Tabbulah / Tabouleh / Lebanese Salad

tabouleh 01092008119
I had the great pleasure to have been friends with Shokry Mohamed [& the same link auto-translated in English]. A wonderful Egyptian dancer and musician; who died last month - and who I'll miss. He introduced me to Egypt and I came to love the food of the Arab world too.

Last weekend I had a course in Arab Cuisine - with Fathy Sayed; Eygtian chef (and another friend of Shokry's). We made a number of things - among which was the Labanese salad known as Tabouleh (or tabouli, tabbouleh, tabbulah).

It's tasty, refreshing for summer - and healthy too.

The base is more or less couscous; the rest consists of tomato, parsley, mint (!!), dill, onion and assorted spices.


  • 1 c couscous (or use bulgar, or quinoa)
  • 1 1/4 c water, boiling (a little more for bulgar or much more for quinoa [2c])
  • 2 T olive oil
  • 4 tomatoes, brunoise (maybe 5)
  • 2 small onions (fresh, if you can get 'em) (fine brunoise)
  • 200 grams parsley (7 oz)
  • 100 grams mint (I use hierbabuena; spearmint) (3,5 oz)
  • 25 grams dill (fresh, preferably)
  • 1 t cumin (ground; fresh-ground would be good)
  • 1 t cinnamon (surprise!)
  • 2 t salt (don't be afraid - it's needed to balance the next ingredient)
  • 2 limes (juice of)
  • 100 g olive oil (extra virgin)
  • Pour boiling water over couscous, add 2 T oilve oil, stir, cover, wait (minimum 1/2 hour, better yet, make it 2 hours) If using quinoa you ought to rinse it first to eliminate its natural bitterness
Now comes the "hard work" part
  • Cut tomatoes into 1/4 (1/2 cm) cubes (brunoise)
  • Cut onions into 1/8" (1/4 cm) cubes (fine brunoise)
  • Chop parsley leafs very very fine (use one of those curved vegetable chopping knives)
  • Chop mint very very fine (we use hierbabuena which I believe would be "spearmint" in engish)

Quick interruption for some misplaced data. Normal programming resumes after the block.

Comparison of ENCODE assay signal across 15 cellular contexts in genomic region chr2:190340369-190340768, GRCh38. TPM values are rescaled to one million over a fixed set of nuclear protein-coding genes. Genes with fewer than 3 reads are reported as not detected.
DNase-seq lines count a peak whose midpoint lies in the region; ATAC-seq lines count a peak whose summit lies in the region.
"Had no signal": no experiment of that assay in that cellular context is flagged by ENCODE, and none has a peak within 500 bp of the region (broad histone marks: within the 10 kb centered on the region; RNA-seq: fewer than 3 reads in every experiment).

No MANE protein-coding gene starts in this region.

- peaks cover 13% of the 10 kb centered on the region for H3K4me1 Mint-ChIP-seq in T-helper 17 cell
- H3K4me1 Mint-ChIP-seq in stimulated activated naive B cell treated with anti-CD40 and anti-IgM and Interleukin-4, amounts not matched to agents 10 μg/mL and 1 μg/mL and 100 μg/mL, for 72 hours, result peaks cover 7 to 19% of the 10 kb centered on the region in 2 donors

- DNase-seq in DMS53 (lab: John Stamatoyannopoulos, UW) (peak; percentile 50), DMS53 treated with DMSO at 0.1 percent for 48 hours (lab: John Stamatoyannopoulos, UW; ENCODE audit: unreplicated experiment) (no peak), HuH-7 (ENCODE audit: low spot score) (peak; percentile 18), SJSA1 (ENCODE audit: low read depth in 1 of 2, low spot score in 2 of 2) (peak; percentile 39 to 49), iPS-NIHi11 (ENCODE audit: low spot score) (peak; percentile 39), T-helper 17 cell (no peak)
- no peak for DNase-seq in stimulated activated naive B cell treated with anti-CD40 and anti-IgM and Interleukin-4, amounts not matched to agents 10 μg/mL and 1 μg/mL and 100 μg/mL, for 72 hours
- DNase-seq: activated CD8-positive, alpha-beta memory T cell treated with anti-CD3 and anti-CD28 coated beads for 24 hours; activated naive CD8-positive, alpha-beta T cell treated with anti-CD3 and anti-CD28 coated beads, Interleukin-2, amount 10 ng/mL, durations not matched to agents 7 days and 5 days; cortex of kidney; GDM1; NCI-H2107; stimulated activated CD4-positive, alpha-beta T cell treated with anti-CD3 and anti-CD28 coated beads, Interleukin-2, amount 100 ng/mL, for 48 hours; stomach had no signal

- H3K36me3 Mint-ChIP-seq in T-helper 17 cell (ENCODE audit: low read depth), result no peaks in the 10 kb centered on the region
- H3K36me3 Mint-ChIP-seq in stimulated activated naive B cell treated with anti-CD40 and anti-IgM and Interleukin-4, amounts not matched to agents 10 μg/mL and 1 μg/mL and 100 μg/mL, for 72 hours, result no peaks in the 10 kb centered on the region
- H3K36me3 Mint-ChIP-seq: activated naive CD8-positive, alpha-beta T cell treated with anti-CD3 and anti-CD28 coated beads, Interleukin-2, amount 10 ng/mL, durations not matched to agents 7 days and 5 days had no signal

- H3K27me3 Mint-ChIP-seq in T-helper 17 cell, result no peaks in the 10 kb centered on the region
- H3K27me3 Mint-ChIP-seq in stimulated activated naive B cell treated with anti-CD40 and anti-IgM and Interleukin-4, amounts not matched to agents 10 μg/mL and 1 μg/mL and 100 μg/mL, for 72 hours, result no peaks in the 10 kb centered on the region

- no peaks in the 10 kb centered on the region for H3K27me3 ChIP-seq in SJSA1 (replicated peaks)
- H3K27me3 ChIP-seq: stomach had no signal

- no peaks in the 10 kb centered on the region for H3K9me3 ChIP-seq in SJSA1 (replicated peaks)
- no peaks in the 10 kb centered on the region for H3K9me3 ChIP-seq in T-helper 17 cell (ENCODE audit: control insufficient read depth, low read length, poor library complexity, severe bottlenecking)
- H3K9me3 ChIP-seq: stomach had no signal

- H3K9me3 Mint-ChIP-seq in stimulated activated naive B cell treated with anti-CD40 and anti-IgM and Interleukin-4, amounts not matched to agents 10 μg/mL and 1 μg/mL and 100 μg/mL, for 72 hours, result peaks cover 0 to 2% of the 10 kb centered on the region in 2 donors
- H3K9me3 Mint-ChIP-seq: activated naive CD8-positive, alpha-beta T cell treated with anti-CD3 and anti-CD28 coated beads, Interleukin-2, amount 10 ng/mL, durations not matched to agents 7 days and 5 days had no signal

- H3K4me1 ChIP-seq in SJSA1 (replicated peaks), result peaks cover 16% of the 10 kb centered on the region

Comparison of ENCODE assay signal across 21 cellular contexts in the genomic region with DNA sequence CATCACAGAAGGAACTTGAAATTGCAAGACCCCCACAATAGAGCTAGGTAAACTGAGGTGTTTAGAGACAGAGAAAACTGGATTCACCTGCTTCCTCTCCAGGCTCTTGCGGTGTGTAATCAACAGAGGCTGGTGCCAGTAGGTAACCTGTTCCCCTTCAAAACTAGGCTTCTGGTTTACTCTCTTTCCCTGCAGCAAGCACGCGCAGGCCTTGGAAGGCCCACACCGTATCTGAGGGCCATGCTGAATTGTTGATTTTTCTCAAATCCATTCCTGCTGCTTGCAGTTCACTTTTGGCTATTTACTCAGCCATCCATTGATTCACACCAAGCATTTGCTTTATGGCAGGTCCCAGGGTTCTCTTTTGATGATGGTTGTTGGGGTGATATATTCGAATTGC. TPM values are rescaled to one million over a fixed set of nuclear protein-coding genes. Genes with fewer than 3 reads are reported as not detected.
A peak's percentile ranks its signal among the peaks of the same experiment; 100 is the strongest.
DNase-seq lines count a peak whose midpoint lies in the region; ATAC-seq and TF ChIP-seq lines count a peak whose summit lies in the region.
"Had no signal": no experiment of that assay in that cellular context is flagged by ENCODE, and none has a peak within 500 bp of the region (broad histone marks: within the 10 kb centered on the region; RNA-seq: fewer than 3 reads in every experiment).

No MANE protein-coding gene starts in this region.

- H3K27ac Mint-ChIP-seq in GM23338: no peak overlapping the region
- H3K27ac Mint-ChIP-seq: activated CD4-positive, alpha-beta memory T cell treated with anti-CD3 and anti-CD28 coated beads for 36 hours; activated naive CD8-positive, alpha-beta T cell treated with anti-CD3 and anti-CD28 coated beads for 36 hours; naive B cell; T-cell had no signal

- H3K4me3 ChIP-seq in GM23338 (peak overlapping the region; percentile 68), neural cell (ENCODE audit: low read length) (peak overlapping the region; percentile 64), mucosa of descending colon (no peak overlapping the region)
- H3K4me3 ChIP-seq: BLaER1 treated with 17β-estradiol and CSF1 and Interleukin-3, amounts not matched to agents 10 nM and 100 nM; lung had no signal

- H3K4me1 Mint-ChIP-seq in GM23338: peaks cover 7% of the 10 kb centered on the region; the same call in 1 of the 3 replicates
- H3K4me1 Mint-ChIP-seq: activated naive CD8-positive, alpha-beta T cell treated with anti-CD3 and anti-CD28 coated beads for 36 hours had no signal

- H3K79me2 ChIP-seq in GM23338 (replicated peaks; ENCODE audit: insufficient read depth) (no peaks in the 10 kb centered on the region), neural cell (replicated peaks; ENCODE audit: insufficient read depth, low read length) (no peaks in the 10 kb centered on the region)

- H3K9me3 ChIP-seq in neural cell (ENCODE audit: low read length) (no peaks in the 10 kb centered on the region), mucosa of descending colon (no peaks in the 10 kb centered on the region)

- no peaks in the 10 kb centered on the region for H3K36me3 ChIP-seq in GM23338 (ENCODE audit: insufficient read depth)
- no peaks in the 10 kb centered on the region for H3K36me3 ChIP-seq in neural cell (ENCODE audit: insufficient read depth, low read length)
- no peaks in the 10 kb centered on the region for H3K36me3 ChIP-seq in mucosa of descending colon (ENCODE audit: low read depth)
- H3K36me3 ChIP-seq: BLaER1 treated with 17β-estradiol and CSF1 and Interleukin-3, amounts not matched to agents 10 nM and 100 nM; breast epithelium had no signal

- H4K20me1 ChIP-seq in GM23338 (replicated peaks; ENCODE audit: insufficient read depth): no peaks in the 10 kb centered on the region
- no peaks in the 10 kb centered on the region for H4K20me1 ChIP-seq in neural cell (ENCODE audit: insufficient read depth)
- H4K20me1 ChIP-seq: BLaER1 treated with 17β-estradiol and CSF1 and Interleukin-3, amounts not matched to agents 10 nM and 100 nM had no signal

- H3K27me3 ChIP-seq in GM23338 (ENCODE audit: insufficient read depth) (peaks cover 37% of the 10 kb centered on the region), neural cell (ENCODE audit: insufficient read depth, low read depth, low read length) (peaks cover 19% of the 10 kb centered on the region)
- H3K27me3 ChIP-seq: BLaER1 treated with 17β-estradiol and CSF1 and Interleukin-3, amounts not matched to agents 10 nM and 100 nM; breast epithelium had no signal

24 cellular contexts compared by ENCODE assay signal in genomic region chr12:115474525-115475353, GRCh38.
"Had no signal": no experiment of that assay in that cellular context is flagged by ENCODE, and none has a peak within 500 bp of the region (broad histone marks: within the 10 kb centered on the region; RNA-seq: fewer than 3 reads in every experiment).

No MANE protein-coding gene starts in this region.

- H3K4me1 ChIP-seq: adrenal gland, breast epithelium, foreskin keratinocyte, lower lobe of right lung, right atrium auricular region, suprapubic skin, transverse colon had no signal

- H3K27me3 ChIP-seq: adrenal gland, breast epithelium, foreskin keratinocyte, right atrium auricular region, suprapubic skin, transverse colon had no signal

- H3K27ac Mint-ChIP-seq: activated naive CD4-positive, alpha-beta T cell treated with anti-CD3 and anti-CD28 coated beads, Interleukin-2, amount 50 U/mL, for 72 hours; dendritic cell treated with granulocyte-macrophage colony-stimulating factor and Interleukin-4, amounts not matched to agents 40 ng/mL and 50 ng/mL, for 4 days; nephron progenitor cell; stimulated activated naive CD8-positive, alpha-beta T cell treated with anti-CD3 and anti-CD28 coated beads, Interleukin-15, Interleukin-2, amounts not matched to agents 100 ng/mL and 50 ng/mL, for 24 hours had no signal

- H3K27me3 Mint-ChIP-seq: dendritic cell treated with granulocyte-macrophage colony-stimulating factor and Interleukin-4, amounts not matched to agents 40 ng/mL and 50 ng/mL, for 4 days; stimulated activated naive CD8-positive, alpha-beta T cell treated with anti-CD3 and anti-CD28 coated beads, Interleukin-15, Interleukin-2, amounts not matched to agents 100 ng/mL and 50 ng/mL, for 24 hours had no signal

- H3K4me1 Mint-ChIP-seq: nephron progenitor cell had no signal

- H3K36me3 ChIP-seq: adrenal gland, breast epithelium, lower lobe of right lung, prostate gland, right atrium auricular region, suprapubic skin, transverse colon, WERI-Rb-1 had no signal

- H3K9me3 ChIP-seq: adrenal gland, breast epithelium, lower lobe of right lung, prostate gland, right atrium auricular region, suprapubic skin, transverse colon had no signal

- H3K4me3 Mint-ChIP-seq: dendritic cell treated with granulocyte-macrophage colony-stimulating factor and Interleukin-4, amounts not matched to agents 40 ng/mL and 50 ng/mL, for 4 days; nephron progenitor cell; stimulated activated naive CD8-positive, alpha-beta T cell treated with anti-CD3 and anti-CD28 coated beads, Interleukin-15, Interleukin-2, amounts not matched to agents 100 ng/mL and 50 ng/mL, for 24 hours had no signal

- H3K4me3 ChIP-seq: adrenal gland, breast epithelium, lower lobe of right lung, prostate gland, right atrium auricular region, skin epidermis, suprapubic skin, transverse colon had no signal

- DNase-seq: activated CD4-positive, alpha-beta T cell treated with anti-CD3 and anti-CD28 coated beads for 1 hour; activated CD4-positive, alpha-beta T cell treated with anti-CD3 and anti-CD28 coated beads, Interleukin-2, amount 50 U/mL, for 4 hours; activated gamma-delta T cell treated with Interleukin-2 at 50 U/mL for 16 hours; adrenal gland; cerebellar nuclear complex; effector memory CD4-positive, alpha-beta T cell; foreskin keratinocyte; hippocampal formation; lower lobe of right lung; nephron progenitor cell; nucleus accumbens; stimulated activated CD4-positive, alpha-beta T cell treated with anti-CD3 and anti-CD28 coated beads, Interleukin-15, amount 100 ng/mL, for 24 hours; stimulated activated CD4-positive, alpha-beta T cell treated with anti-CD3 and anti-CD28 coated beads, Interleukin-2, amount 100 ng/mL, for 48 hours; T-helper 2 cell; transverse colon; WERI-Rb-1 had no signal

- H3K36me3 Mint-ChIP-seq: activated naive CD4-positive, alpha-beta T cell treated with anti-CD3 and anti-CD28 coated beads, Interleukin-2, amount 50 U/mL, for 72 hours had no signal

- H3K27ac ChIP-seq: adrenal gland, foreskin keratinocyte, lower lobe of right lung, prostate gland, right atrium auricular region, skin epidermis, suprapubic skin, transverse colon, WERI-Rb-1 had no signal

• Chop dill very very fine
Back to the easy stuff
  • Drain couscous if it's not soaked up all the water (but it will have)
  • Add lime juice - stir
  • Add cumin, cinnamon & salt - stir
  • Add tomato, onions - stir
  • Add parsley, mint & dill - stir
  • Check for seasoning; taste it. There ought to be a slight taste of salt next to the lime flavor. See if you can detect a hint of cinnamon and that mysterious cumin flavor.
  • Add olive oil - stir

  1. Brunoise = diced = small cubes (but not canned diced tomatoes; you want good ragular little pieces with distinct sides). Nor do they have to be fanatically cubic; I end up with lots of trianglar pieces too. There is an art to getting them to be regularly sized.
  2. It's really a tomato and parsley salad with some other stuff added so make sure you have enough tomato in it - so that it's prominent
  3. The greens (dill, parsley, mint) are chopped super fine; that's an important trick. I've been told that it's so much work that Tabouleh is usually bought from shops or the greens are bought already chopped.
  4. Use a really sharp knife so that you're cutting the greens, not crushing them.
  5. Traditionally it's left to sit for a day before eating - to let the flavors blend. These days, in our "have it now" consumtion-oriented world that's less common
  6. Decorate, for presentation, with some more brunoised tomato
  7. Add (spear)mint to tea for a refreshing (Egyptian) taste (somewhat off topic, but still a good idea)
update: 13 junio - less cumin
update: 2008 - correct my misunderstanding about couscous being (not) pasta - it is. And to change the picture.

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